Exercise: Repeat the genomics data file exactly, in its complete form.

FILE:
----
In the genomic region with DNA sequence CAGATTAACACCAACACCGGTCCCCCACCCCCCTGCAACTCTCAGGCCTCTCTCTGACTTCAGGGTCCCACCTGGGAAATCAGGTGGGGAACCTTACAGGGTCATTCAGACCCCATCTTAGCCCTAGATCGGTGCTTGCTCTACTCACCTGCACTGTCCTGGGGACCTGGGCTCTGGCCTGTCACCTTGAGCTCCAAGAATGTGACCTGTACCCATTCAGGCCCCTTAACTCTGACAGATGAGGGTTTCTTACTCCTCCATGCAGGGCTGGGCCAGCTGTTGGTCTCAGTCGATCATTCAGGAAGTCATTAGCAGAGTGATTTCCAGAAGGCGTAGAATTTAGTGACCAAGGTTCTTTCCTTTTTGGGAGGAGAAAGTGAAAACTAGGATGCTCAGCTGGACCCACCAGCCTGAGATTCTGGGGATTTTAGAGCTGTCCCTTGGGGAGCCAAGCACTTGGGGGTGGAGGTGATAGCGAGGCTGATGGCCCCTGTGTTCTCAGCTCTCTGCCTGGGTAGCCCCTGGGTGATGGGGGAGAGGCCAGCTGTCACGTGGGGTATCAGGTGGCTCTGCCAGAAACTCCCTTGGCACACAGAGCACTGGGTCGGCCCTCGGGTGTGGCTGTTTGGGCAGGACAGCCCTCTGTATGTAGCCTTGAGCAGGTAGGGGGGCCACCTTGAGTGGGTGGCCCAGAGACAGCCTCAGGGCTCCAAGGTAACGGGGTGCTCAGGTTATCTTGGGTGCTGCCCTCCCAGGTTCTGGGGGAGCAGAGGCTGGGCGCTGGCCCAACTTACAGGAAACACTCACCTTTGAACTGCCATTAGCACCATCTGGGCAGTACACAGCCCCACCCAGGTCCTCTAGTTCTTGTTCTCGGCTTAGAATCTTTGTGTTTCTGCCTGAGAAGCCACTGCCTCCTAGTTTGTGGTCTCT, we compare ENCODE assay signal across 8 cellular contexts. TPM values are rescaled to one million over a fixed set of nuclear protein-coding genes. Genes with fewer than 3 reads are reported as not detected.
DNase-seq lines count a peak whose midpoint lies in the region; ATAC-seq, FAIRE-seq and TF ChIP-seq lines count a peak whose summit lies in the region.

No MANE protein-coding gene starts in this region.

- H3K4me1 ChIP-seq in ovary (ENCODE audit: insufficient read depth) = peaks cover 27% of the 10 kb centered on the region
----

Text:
In the genomic region with DNA sequence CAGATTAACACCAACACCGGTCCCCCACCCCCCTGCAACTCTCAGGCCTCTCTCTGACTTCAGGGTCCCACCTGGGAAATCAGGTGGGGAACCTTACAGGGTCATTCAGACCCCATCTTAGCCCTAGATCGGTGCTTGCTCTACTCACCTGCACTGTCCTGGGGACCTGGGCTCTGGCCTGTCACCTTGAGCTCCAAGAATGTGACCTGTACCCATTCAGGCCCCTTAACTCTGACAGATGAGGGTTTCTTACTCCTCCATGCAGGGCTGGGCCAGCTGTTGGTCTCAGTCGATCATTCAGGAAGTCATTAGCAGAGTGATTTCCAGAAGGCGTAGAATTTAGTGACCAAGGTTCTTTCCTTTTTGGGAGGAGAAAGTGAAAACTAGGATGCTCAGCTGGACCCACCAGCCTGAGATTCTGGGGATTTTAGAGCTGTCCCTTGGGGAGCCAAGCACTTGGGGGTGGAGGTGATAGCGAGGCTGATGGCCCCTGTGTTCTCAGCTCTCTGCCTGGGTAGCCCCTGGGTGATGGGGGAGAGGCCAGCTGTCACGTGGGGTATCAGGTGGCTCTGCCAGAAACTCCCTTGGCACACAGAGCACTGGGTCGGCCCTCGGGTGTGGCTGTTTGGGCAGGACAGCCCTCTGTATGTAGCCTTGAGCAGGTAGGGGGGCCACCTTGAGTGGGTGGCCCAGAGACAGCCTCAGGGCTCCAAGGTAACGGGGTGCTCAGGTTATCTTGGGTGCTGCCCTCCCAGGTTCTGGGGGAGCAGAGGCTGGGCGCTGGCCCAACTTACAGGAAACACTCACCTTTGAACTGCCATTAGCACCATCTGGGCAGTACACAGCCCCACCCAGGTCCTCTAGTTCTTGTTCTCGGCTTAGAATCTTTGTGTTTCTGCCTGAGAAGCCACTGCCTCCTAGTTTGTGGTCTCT, we compare ENCODE assay signal across 8 cellular contexts. TPM values are rescaled to one million over a fixed set of nuclear protein-coding genes. Genes with fewer than 3 reads are reported as not detected.
DNase-seq lines count a peak whose midpoint lies in the region; ATAC-seq, FAIRE-seq and TF ChIP-seq lines count a peak whose summit lies in the region.

No MANE protein-coding gene starts in this region.

- H3K4me1 ChIP-seq in ovary (ENCODE audit: insufficient read depth) = peaks cover 27% of the 10 kb centered on the region